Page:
MAESTRO group tour: Bocelli in concert and so much more…

All categories of concert tickets can be booked through Michelangelo!

The famous Italian tenor, Andrea Bocelli, initiated an innovative project blending art, culture and nature with the construction of an open-air Amphitheatre in his home town of Lajatico in rural Tuscany.

The venue hosts a single concert by Bocelli every summer, before reverting back to its silent form for the rest of the year. The name given to this venue, il Teatro del Silenzio – (The Theatre of Silence) is therefore particularly fitting. A sculpture, in the form of a human face, is located in the heart of the venue in the middle of a small lake. It was designed by the Polish sculptor Igor Mitoraj for the performance of the opera Manon Lescaut.

The Maestro sought to create a “Woodstock of Opera” in this venue bringing collaborations with many leading lights in the world of opera each year. This is an extraordinary way to enjoy the beauty of the Tuscan countryside, amidst enchanting hills and tall cypress trees. and the Theatre of Silence is a very special venue and event for the Italian tenor. This charitable annual event is particularly close to Bocelli’s heart and the theme of the event changes each year. The unique blend of natural beauty, classical music and culture is kind of poetic, don’t you think?

Now, with our MAESTRO group tour programme you can be part of this magical musical experience!

See every MAESTRO group tour that we have to offer. Our group tour selection caters to all markets and tastes.

Five wonderful venues to experience a genuine Italian Opera

Italy is the birthplace of opera and remains one of the best places in the world to see operatic performances. Originally created as an art form for the elite, opera eventually found its way to the masses. Today it is thought of total art form accessible to all. What better place to experience Opera than in Italy. So we have picked five of the very best historic theatrical venues for lovers of Opera to enjoy their performances.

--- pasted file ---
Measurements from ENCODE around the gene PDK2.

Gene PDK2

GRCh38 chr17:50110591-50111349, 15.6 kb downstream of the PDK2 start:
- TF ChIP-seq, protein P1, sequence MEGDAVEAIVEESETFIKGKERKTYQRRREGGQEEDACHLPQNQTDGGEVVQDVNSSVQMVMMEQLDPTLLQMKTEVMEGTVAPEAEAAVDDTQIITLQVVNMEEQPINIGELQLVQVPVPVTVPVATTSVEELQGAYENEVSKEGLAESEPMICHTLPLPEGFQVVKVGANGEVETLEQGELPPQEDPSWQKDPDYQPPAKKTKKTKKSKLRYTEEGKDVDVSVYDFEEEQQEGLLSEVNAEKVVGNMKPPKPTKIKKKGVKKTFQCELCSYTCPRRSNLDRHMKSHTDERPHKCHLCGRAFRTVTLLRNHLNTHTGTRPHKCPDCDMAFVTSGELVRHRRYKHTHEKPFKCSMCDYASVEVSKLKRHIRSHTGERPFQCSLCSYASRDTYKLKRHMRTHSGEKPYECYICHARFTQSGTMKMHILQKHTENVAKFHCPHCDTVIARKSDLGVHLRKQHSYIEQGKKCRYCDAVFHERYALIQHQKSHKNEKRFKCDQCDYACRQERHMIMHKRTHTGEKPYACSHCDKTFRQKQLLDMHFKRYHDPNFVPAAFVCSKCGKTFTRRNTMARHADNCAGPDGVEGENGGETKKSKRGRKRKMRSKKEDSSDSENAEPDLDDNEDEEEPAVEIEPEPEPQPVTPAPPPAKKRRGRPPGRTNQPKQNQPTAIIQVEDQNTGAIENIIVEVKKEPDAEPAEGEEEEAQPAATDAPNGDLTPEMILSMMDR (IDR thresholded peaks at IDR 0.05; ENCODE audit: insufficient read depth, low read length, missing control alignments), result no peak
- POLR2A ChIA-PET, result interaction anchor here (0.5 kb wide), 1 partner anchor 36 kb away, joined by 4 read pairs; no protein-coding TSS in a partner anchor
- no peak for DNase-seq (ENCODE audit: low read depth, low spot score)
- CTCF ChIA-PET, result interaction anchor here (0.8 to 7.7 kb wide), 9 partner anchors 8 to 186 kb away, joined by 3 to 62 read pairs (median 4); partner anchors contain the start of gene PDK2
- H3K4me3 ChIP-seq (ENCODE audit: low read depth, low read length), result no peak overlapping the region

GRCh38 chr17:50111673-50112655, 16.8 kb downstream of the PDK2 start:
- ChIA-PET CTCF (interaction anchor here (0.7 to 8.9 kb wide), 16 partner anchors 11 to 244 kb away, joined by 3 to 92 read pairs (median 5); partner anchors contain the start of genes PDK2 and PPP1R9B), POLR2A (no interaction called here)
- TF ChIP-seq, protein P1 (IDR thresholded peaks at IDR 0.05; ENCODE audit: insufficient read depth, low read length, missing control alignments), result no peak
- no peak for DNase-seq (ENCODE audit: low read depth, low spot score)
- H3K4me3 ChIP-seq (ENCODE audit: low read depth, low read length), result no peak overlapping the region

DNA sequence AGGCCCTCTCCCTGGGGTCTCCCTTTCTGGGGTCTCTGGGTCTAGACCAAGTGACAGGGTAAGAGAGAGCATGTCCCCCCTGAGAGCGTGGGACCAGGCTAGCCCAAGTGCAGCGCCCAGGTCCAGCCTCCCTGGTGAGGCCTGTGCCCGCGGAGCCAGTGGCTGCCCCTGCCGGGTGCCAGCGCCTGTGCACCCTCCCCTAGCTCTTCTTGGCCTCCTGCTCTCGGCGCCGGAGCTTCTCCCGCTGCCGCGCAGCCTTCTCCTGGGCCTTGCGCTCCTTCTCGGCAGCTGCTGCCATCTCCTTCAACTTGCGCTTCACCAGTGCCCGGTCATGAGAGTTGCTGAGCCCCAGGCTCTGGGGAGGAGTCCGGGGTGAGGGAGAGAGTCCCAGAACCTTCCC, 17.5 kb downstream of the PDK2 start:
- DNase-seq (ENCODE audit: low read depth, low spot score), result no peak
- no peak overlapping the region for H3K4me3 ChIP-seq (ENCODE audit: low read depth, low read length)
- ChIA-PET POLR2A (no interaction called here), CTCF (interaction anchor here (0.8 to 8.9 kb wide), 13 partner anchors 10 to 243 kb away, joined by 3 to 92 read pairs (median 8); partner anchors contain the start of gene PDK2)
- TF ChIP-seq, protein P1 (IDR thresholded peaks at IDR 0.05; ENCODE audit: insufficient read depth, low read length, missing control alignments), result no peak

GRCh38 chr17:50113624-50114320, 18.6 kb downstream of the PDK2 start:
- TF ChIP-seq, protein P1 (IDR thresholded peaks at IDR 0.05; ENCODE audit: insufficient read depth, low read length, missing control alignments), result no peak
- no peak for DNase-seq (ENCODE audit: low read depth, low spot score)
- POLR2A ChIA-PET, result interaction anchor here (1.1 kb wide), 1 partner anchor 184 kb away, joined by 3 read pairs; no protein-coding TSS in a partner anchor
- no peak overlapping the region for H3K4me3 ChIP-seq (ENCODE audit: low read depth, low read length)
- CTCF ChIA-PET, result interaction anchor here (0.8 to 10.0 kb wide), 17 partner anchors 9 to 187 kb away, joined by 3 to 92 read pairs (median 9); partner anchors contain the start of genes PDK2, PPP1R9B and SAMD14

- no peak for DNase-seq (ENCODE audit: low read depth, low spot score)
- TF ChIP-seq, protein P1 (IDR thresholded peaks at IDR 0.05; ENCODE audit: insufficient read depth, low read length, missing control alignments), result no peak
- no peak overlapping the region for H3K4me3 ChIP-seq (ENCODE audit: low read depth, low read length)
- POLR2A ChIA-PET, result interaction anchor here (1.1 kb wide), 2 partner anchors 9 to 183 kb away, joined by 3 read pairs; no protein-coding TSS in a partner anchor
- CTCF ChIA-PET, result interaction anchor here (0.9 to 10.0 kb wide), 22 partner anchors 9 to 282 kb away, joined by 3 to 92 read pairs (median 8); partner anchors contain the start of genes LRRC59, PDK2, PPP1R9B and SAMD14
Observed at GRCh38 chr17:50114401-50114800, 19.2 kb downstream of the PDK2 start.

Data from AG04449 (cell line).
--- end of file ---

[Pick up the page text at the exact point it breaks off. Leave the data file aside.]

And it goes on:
1) Venice – Gran Teatro La Fenice

Venice’s primary Opera House is called ‘La Fenice’. Which is the Italian word for a phoenix, the legendary bird, which has the ability to rise from the ashes. La Fenice had a fire on three occasions since its inauguration in the 18th Century. The latest fire in the 1990s, completely gutted the building to its foundations. Like the mythical phoenix it rose again, restored to its former glory. Brought right up to date with the installation of a modern stage, allowing La Fenice to continue to delight audiences to this day.

2) Milan – Teatro alla Scala

The Scala was built on the location of the Santa Maria alla Scala Church in 1778 which gave the Opera House its name. The decorated balcony seats were originally owned by important Milanese families. La Scala was the place to be seen, with the theatrical performances merely serving as a backdrop. Complete renovation took place from 2002 to 2004. A visit to the Milanese Scala is the dream of many opera lovers and backstage tours provide a remarkable insight into modern day theatrical operations.

3) Trieste – Teatro Verdi

The Verdi Theatre, named after the composer Giuseppe Verdi, was founded as “Teatro Nuovo” and is one of the oldest opera houses in the world, being inaugurated in 1801. The architects behind the construction worked on both La Fenice in nearby Venice and Milan’s La Scala, resulting in a theatre which resembles La Fenice internally and La Scala on the exterior.

4) Turin – Teatro Regio

Turin’s famous Teatro Regio, sets the standard for theatrical construction since its inception in 1740. This beautiful opera house was constructed by the forty-strong Societa dei Signori Cavalieri of Turin. With its 1,500 seats and 139 boxes. This opera house was rebuilt in 1973 and opened with a production of Verdi’s I Vespri Siciliani directed by Maria Callas and Giuseppe Di Stefano.

5) Verona – Amphitheatre Arena

Lastly, our MAESTRO group tour also includes this amazing historical space. The Roman amphitheatre (better known as an Arena) is, along with Juliet’s Balcony, the iconic symbol of this city. Built in the 1st Century and like all amphitheatres of the day, staged with gladiatorial spectacles. A solid and impressive structure with an exterior faced by bricks and red marble, the Arena’s central stage and tier of 15,000 concentric seats create an effect of grandeur. The Arena today retains its function of entertainment venue. It provides a stunning backdrop for many different types of concerts and musical events. Including the famous annual Verona Opera Season.

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